U.S. Marines embark on USNS Sacagawea to begin Exercise Koa Moana 15.2
By Cpl. Reba James, Marine Rotational Force - Darwin
USNS SACAGAWEA, at sea -- A platoon of U.S. Marines with Company A, 1st Battalion, 4th Marine Regiment, Marine Rotational Force – Darwin, have been preparing for the bilateral training exercise Koa Moana 15.2 in Dili, East Timor, beginning June 22.
The Marines will highlight the exercise by focusing on the fundamentals of squad and platoon-level tasks with the East Timor Defence Force.
“We are here to conduct a bilateral training evolution and will be training alongside one platoon of the land component of the East Timor Defense Force’s naval force and one platoon of their Marines, which they refer to as F-FDTL (Falintil-Forças de Defesa de Timor Leste),” said 1st Lt. Christopher Wisnowski, 1st platoon commander for Company A, 1st Battalion, 4th Marines, MRF – D.
The bilateral training exercise allows the Marines to share their tactics, techniques and procedures with our international partner, strengthening understanding of each other’s standard operating procedures.
“For this training evolution, we will be covering MOUT, which is military operations in urban terrain,” said Wisnowski. “We will be sharing our tactics of MOUT training from an individual level up to the squad level, which includes room clearing, urban patrolling and moving from building to building.”
“I feel like [the exercise] will benefit a lot of the Marines,” said LCpl. Juan Herrera, a rifle team leader with Company A, 1st Battalion, 4th Marines, MRF-D and a native of Oakland, California. “Being able to work with another foreign military can be difficult because of a language barrier, but they are open to learning how we conduct training during this exercise. They are disciplined, nice and are good people.”
Aside from the bilateral training, the Marines are experiencing and adapting to ship life aboard the USNS Sacagawea (T-AKE-2) going to and coming from East Timor. The U.S. Navy Dry Cargo/Ammunition ship is part of an initiative to employ alternative sea-based platforms for embarking Marines in addition to traditional amphibious warfare ships to enhance maritime flexibility.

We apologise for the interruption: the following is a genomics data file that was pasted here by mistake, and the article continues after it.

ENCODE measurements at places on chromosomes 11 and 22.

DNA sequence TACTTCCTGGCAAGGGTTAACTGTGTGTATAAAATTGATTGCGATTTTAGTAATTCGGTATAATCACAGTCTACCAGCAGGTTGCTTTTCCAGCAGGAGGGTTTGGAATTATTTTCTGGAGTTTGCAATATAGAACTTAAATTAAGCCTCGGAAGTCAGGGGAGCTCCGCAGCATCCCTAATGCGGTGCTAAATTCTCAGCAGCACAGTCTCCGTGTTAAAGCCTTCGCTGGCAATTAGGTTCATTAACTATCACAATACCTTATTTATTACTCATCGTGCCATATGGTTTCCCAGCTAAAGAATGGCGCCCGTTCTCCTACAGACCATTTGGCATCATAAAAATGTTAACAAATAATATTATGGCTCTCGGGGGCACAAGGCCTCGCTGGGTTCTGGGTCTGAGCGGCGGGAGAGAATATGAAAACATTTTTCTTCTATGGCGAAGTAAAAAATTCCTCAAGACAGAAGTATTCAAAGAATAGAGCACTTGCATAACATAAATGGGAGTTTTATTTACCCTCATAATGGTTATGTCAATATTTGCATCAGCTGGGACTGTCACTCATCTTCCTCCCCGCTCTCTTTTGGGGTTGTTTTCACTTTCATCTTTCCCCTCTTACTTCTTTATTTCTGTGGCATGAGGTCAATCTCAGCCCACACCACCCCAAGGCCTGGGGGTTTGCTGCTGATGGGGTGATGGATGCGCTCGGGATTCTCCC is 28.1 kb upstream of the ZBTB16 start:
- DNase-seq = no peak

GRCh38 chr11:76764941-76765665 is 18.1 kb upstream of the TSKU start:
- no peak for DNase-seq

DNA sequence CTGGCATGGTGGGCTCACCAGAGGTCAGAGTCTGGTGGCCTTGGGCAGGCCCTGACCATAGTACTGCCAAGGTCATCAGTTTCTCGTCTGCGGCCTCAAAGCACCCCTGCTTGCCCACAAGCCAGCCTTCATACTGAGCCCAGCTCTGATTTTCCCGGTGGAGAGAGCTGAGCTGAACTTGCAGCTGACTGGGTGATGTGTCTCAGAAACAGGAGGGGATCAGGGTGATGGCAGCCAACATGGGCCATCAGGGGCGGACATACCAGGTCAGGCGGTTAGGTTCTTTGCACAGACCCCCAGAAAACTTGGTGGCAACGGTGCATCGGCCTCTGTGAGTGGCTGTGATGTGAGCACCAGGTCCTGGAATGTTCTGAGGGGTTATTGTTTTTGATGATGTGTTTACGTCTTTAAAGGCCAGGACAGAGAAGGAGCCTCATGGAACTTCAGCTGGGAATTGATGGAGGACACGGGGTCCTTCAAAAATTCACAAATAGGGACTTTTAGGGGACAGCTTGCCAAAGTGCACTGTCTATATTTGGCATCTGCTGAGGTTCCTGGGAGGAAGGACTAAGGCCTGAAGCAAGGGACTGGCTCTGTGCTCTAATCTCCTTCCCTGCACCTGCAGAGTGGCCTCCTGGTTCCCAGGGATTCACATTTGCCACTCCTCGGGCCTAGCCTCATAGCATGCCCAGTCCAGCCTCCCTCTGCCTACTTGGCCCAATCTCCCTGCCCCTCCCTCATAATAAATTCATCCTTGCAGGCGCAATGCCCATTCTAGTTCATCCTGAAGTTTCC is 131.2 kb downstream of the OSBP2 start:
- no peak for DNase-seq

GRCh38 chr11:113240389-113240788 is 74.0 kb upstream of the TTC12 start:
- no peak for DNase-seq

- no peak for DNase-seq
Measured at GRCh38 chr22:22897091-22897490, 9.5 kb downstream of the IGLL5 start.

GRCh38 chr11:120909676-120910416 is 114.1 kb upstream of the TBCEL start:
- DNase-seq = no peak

“What’s amazing about this in coming from Marine Rotational Force - Darwin is the ability to get on a platform such as this, the T-AKE (U.S. Navy Dry Cargo/Ammunition) ship, specifically the USNS Sacagawea and project from Darwin to conduct this training here,” said Wisnowski. “It’s been a great experience for the Marines to interact with the civilian mariners on the ship and it shows our ability to use alternate means of transportation to get to places to complete a mission.”
The platoon of Marines taking part in Koa Moana 15.2 demonstrates and establishes how the ground combat element is equipped and organized to carry out national objectives in cooperation with our national and international partners.
“I’m really excited for this and for the Marines, because there are multiple professional development opportunities here,” said Wisnowski. “We are able to get on this alternate shipping platform and experience being on ship, which is a great learning tool for the Marines and also coming here and training with another country provides the opportunity to learn about their history, their growth and development as a military force, and also to experience a different culture than what we are used to coming from the United States.”
“As a part of the MRF-D, we are doing bilateral training more or less in the same manner as we are doing back in Australia with the Australian Army,” added Herrera.
The Marines are scheduled to conduct their bilateral exercise in East Timor and engage with the local community in several opportunities during their stay in the country.